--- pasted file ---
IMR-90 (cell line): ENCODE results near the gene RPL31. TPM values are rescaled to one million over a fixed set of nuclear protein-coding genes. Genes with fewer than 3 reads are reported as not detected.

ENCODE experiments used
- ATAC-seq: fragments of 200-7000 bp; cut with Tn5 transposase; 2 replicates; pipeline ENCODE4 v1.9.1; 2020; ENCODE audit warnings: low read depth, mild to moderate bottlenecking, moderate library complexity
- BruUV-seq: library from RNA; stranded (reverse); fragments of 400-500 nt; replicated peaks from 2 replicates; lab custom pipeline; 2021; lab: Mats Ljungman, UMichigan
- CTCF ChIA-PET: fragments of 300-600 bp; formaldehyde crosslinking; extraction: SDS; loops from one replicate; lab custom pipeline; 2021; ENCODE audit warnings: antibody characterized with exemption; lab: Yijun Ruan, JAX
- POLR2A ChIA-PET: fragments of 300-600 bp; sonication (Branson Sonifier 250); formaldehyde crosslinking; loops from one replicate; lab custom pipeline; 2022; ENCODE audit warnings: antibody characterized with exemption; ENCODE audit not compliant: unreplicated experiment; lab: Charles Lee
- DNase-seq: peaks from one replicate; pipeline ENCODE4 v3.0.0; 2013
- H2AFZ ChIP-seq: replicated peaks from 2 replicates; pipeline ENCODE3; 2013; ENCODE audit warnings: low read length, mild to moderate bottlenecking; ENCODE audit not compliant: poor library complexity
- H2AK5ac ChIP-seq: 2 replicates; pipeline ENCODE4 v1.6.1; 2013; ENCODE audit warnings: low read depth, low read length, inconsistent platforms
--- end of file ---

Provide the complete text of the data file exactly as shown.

IMR-90 (cell line): ENCODE results near the gene RPL31. TPM values are rescaled to one million over a fixed set of nuclear protein-coding genes. Genes with fewer than 3 reads are reported as not detected.

ENCODE experiments used
- ATAC-seq: fragments of 200-7000 bp; cut with Tn5 transposase; 2 replicates; pipeline ENCODE4 v1.9.1; 2020; ENCODE audit warnings: low read depth, mild to moderate bottlenecking, moderate library complexity
- BruUV-seq: library from RNA; stranded (reverse); fragments of 400-500 nt; replicated peaks from 2 replicates; lab custom pipeline; 2021; lab: Mats Ljungman, UMichigan
- CTCF ChIA-PET: fragments of 300-600 bp; formaldehyde crosslinking; extraction: SDS; loops from one replicate; lab custom pipeline; 2021; ENCODE audit warnings: antibody characterized with exemption; lab: Yijun Ruan, JAX
- POLR2A ChIA-PET: fragments of 300-600 bp; sonication (Branson Sonifier 250); formaldehyde crosslinking; loops from one replicate; lab custom pipeline; 2022; ENCODE audit warnings: antibody characterized with exemption; ENCODE audit not compliant: unreplicated experiment; lab: Charles Lee
- DNase-seq: peaks from one replicate; pipeline ENCODE4 v3.0.0; 2013
- H2AFZ ChIP-seq: replicated peaks from 2 replicates; pipeline ENCODE3; 2013; ENCODE audit warnings: low read length, mild to moderate bottlenecking; ENCODE audit not compliant: poor library complexity
- H2AK5ac ChIP-seq: 2 replicates; pipeline ENCODE4 v1.6.1; 2013; ENCODE audit warnings: low read depth, low read length, inconsistent platforms